Journal of Ecology and Environment

pISSN 2287-8327 eISSN 2288-1220

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Published online November 3, 2018
https://doi.org/10.1186/s41610-018-0081-4

Journal of Ecology and Environment (2018) 42:20

© The Ecological Society of Korea.

The extent of soil organic carbon and total nitrogen in forest fragments of the central highlands of Ethiopia

Terefe Tolessa1 and Feyera Senbeta2

Institute of Cooperatives and Development Studies, Ambo University, Ambo, Ethiopia; College of Development Studies, Addis Ababa University, Addis Ababa, Ethiopia

Correspondence to:Terefe Tolessa

Received: August 9, 2018; Accepted: October 18, 2018

This article is distributed under the terms of the Creative Commons Attribution 4.0 International License (http://creativecommons.org/licenses/by/4.0/), which permits unrestricted use, distribution, and reproduction in any medium, provided you give appropriate credit to the original author(s) and the source, provide a link to the Creative Commons license, and indicate if changes were made. The Creative Commons Public Domain Dedication waiver (http://creativecommons.org/publicdomain/zero/1.0/) applies to the data made available in this article, unless otherwise stated.

Abstract

Background

Deforestation and degradation are currently affecting the ecosystem services of forests. Among the ecosystem services affected by deforestation and degradation are the amount of soil organic carbon (SOC) and total nitrogen (TN) stored in forest soils which have greater impacts in global climate change. This study aimed at examining the amount of SOC and TN in the forest fragments which were separated from the continuous tracts of forests of Jibat and Chillimo through fragmentation processes over four decades.>

Methods

We have sampled soils from 15 forest fragments of Chillimo and Jibat in the central highlands of Ethiopia. The soil samples obtained in two separate soil depths (0–30 and 30–60 cm) were bulked, dried, and sieved for analysis.>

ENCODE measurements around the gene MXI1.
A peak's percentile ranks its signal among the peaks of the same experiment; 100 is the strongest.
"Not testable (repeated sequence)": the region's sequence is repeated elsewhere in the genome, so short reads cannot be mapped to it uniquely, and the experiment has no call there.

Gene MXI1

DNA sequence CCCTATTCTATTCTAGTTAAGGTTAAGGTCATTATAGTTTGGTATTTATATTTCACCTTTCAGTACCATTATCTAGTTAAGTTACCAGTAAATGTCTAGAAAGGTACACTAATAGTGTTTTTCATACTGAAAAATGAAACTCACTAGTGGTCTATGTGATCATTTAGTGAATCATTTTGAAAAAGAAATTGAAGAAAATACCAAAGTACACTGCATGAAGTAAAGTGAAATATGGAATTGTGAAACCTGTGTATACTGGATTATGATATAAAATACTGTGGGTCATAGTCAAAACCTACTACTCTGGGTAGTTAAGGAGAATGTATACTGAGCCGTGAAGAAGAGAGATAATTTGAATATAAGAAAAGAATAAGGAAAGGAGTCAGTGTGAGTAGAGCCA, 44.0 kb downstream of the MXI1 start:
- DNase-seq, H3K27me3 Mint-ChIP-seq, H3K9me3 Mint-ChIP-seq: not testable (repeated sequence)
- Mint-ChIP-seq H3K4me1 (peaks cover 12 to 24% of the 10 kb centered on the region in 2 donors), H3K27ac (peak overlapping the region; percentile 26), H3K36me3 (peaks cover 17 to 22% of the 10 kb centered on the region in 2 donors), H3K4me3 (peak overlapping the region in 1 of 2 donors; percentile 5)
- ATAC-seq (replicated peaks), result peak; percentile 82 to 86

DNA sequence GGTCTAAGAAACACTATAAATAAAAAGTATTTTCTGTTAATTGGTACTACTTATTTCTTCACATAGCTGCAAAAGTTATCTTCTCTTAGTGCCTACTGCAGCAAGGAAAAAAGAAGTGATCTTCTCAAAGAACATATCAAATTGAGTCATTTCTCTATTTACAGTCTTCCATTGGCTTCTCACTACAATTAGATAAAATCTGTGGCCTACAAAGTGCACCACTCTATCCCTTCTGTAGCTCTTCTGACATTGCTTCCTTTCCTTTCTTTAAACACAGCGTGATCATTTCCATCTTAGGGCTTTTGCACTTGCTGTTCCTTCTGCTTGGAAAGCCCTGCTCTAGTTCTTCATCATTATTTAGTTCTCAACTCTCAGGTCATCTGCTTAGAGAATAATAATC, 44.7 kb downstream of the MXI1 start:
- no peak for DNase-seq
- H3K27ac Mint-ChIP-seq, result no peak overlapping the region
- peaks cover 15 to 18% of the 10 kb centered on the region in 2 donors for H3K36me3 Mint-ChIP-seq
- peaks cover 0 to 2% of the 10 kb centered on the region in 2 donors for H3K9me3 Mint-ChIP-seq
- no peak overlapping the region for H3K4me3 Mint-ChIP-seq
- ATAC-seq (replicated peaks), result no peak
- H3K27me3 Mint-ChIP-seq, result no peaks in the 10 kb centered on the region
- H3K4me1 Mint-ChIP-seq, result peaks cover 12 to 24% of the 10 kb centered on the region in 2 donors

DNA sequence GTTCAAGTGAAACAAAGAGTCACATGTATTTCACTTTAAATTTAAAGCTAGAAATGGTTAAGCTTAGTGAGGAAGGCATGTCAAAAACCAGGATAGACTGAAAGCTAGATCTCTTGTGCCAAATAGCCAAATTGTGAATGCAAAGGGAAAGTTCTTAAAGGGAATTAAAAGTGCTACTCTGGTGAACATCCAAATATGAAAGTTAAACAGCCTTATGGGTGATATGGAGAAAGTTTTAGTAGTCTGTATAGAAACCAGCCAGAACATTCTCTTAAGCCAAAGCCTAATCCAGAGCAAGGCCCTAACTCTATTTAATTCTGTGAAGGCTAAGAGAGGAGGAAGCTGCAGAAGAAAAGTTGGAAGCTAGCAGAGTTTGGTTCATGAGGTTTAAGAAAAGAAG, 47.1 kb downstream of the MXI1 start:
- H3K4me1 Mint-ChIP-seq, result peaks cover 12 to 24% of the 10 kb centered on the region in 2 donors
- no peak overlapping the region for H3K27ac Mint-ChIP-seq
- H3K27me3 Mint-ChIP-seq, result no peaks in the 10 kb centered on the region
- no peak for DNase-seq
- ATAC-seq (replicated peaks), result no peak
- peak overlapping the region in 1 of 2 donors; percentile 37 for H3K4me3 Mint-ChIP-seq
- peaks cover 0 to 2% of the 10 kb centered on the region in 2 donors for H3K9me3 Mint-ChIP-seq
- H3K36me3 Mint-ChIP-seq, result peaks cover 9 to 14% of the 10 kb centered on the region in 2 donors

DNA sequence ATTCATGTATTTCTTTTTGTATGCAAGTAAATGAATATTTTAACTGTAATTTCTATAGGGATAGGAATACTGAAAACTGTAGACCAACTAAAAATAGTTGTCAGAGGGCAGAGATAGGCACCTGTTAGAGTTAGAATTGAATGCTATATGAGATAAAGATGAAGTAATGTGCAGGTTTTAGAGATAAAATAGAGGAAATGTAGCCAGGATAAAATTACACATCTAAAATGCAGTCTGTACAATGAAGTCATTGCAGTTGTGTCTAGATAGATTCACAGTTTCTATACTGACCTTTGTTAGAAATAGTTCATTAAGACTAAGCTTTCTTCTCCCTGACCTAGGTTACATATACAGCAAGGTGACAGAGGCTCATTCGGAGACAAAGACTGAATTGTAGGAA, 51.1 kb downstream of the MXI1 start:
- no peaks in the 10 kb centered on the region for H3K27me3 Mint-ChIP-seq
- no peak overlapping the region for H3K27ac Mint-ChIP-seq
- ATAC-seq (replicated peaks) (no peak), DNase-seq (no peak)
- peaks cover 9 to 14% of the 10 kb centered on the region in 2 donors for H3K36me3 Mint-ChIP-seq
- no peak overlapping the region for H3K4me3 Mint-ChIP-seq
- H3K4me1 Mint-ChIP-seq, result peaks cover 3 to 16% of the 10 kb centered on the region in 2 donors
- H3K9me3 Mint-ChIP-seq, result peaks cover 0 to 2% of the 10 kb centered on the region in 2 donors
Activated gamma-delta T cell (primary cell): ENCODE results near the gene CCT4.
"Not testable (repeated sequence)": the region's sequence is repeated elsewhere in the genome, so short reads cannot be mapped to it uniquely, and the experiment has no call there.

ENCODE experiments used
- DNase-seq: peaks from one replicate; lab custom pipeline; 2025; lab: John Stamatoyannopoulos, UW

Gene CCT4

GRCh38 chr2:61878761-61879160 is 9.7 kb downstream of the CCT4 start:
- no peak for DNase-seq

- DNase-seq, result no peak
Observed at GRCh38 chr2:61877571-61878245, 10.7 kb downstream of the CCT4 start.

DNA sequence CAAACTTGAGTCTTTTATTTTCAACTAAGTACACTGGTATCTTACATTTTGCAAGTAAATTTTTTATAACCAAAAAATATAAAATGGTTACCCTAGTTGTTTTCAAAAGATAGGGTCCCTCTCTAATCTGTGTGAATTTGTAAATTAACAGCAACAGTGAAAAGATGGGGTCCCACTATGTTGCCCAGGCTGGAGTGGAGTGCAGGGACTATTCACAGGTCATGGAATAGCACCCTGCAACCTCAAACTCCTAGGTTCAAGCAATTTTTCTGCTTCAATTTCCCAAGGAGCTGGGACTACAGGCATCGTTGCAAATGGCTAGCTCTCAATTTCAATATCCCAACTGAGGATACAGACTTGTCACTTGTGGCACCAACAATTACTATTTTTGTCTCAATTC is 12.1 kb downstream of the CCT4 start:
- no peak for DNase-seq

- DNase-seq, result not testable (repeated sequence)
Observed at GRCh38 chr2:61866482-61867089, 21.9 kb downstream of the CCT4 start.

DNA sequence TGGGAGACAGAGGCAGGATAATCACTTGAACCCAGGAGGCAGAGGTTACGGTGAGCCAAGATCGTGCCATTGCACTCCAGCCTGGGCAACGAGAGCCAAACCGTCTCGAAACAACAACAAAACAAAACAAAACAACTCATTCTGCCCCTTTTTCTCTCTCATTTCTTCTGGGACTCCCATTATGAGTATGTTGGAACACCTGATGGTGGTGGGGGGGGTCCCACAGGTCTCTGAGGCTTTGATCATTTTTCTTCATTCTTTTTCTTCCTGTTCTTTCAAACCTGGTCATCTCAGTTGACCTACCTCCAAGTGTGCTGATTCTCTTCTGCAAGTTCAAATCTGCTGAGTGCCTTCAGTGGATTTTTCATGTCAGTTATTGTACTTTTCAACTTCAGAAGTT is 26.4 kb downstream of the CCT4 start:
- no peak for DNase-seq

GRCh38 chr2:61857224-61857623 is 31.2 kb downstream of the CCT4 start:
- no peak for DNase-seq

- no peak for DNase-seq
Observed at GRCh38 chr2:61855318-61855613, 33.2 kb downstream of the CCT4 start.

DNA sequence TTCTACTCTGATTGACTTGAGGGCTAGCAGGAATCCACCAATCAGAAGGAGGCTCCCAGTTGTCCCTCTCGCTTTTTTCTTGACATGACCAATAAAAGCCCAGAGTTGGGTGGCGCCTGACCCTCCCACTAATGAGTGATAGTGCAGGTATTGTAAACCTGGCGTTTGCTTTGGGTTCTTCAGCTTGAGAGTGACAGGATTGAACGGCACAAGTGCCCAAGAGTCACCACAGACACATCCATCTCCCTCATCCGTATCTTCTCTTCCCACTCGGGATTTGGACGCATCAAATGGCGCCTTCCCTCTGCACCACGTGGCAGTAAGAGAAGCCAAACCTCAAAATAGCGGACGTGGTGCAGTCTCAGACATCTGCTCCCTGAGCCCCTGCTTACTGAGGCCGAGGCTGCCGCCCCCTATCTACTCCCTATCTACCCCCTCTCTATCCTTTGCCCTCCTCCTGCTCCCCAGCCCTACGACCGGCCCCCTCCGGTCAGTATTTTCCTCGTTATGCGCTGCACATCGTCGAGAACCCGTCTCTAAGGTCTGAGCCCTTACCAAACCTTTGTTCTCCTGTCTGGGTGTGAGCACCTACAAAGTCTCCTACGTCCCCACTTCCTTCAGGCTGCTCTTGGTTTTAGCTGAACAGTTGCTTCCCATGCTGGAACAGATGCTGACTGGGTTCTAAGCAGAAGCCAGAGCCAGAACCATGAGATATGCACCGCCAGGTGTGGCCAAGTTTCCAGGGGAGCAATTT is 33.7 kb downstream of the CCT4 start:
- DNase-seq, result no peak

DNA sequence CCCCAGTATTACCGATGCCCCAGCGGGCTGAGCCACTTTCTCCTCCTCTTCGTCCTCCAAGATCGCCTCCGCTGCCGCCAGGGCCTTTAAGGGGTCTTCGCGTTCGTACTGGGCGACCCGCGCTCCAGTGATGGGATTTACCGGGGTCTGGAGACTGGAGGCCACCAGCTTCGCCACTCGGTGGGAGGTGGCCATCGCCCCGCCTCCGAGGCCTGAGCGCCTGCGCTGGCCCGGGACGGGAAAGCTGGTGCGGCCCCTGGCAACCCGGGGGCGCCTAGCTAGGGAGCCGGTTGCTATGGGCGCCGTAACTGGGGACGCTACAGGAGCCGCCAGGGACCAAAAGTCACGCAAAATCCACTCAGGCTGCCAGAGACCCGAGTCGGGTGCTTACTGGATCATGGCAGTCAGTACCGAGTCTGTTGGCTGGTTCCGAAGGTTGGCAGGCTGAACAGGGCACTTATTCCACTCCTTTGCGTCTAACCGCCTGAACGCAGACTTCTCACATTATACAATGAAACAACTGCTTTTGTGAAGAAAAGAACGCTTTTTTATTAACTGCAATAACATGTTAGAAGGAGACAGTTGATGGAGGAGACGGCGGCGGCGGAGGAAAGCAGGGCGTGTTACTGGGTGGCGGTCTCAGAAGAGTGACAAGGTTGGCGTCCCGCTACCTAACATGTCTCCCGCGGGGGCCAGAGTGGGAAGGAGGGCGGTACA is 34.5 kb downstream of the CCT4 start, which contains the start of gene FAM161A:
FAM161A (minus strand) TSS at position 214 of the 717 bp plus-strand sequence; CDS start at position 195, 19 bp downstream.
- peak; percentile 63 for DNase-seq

Results

Our results have shown that the two sites (Jibat and Chillimo forest fragments) differed in their SOC and TN contents. While the values for Jibat were found to be 29.89 Mg/ha of SOC and 2.84 Mg/ha for TN, it was 14.06 Mg/ha of SOC and 1.40 Mg/ha for TN for Chillimo. When all forest fragment soil samples were bulked together, Jibat site had twice the value of SOC and TN than Chillimo. When disaggregated on the basis of each fragments, there existed differences in SOC (1.86 Mg/ha and 42.15 Mg/ha) and TN (0.24 Mg/ha and 4.23 Mg/ha) values. Among the forest fragments, fragment four (F4) had the highest Relative Soil Improvement Index (RSII) value of 3826.82% and fragment fifteen (F15) had the lowest RSII value (726.87%) which indicated that the former had a better quality of soil properties than the latter.>

Conclusion

SOC and TN differed across sampled fragments and sites. Variations in soil properties are the reflections of inherent soil parent material, aboveground vegetation, human interferences, and other physical factors. Such differences could be very important for identifying intervention measures for restoration and enhancing ecosystem services of those fragments.

Keywords: Forest fragments, Soil organic carbon, Total nitrogen, Ecosystem services, Central highland

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Journal of Ecology and Environment

pISSN 2287-8327 eISSN 2288-1220